The ‘Herd Immunity’ path is still there. Without a massive behavioural change from the public, the virus will spread, exponentially. The NHS will fall over. Half a million and more will die in a very short time. Mass Graves. Essential workers not at their stations. The fabric of society will be threatened, as food and energy supplies come under pressure. The Army will be on the streets.

The other path is scarier for the Libertarians. It’s a strong state, verging on the authoritarian, as has already happened in France, Spain and Italy. Permission is needed to venture outside your home. Gatherings are banned. Perhaps even the state takes over the media to pump out the necessary messages. The state has already taken over paying people’s wages, or at least made several large steps in that direction. Next will be essential services being brought into state ownership, including the food supply. This is, after all, what happened in the last great national crisis, World War Two.

Which would you prefer?”

[End Extract]

Reactionary European Politics Collection.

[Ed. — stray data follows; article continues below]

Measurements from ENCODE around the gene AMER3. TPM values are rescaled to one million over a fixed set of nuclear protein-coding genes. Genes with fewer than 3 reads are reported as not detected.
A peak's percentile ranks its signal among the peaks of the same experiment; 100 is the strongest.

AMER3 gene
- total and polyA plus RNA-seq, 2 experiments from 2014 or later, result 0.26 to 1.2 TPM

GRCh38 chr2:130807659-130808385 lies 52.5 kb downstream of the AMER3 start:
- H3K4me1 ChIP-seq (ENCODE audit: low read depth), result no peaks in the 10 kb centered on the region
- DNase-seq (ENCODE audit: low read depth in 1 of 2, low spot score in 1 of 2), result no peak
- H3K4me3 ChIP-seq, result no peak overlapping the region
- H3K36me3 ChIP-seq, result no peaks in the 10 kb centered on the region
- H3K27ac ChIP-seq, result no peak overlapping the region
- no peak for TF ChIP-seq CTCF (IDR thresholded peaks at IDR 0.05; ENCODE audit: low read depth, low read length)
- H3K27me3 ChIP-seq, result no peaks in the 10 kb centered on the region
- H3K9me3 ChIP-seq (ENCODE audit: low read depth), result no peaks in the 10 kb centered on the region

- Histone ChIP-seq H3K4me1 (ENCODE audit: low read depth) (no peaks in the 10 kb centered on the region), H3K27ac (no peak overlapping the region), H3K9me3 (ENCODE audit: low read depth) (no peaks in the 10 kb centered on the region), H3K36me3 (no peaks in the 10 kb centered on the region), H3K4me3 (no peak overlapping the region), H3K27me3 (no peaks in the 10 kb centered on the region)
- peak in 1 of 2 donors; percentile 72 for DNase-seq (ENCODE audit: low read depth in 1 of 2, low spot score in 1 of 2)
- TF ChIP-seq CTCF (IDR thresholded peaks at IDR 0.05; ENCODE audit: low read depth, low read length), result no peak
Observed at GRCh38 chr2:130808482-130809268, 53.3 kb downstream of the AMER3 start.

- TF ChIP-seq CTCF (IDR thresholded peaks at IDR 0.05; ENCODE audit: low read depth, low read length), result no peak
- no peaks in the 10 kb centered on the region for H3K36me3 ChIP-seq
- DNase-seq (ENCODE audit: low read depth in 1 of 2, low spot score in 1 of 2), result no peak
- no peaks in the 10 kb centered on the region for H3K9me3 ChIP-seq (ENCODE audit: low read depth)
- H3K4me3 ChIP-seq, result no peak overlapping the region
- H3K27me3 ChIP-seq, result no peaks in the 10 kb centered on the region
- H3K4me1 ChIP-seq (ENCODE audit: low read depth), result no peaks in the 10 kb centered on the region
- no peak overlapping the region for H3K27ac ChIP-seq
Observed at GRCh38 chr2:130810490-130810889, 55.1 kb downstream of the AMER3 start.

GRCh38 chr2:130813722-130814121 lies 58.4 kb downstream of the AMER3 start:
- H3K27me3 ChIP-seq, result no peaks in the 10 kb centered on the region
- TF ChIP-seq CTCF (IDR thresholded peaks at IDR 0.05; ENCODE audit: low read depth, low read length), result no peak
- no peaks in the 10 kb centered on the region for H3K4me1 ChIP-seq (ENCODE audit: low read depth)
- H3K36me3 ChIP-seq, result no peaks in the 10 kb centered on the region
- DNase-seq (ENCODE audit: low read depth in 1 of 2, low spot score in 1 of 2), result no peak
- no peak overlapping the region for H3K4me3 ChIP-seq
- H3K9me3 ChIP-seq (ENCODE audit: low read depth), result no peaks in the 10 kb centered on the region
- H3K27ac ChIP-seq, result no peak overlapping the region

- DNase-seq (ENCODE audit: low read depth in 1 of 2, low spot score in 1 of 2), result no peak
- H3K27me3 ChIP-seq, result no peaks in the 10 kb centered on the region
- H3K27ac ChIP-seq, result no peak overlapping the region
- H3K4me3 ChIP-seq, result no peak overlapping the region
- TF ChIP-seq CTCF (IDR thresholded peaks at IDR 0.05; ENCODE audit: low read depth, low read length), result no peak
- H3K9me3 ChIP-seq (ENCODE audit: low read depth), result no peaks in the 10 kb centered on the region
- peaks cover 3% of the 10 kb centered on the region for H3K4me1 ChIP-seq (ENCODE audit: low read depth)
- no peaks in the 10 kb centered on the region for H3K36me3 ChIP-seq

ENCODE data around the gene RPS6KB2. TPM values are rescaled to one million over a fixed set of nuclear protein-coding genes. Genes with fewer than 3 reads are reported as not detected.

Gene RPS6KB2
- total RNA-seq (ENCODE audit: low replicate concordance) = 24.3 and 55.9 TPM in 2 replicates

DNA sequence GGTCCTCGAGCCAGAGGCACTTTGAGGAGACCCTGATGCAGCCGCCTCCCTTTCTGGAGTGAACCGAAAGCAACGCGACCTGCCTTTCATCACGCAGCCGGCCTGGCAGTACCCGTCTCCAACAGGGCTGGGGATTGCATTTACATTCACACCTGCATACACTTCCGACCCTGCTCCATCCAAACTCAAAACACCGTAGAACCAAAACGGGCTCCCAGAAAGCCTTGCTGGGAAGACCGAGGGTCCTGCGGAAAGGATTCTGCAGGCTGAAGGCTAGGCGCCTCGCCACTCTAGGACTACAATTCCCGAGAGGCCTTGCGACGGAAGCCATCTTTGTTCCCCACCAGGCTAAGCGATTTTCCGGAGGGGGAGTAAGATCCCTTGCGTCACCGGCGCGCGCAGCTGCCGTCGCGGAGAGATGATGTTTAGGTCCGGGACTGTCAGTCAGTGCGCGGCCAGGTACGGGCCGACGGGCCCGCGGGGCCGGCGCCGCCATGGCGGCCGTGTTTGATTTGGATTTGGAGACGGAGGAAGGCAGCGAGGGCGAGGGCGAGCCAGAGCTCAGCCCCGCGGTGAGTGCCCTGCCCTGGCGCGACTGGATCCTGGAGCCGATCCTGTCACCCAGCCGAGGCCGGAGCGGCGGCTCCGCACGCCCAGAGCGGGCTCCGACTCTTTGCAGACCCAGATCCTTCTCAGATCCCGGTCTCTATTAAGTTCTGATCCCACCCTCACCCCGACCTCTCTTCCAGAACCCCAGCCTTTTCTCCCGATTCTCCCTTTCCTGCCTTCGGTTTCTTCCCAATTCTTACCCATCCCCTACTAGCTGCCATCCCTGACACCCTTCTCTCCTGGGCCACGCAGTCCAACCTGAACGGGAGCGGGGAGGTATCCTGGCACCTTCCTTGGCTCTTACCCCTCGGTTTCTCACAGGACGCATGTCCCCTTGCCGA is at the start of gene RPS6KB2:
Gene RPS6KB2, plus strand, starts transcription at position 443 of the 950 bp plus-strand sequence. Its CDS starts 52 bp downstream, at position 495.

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[ Posted by Lara Keller 21/9/18 Updated 15/6/19 ] anchorTableSmall - Copy Blog Table Of Contents

Collection of articles on dangerous rise of reactionary populism and separatism in the Western European democracies. [or see whole category Reactionary European Politics Collection].

Articles 2018:      (5)

Future of Europe: Can the EU resist a far-Right, nationalist takeover?

Fascist racism in Czech regional elections shows the path to dictatorship.

The far-right influence in pro-Kremlin media and political networks. Author Alexander Reid Ross.

The Internet Research Agency: behind the shadowy network that meddled in the 2016 Elections. Author Alexander Reid Ross.

The multipolar spin how fascists operationalize left wing resentment.

Articles 2017:    (4)

Why a history of democracy is no reason for complacency.

Incoherent Moral Hypocrisy of Separatism from Catalonia, Scotland to Singapore.

Mad Logic Of UK Brexit.

Extremist Politics New and Old.

Articles 2016:    (5)

What is wrong with West progressive politics, a 3D approach.

West’s Darkening Hour, Stop The Rout.

West’s Darkening Hour.

Stopping Rise Of Authoritarianism In The West.

The Non-Interveners, Spain & Syria, Geoffrey Grigson.

Articles 2015:    (3)

Le Pen ~ Never Again , Le Pen Plus Jamais.

The Real Nature Of Charlie Hebdo …..

The Dark Side Of “Charlie Hebdo”, Oriana Fallaci and Islamophobia.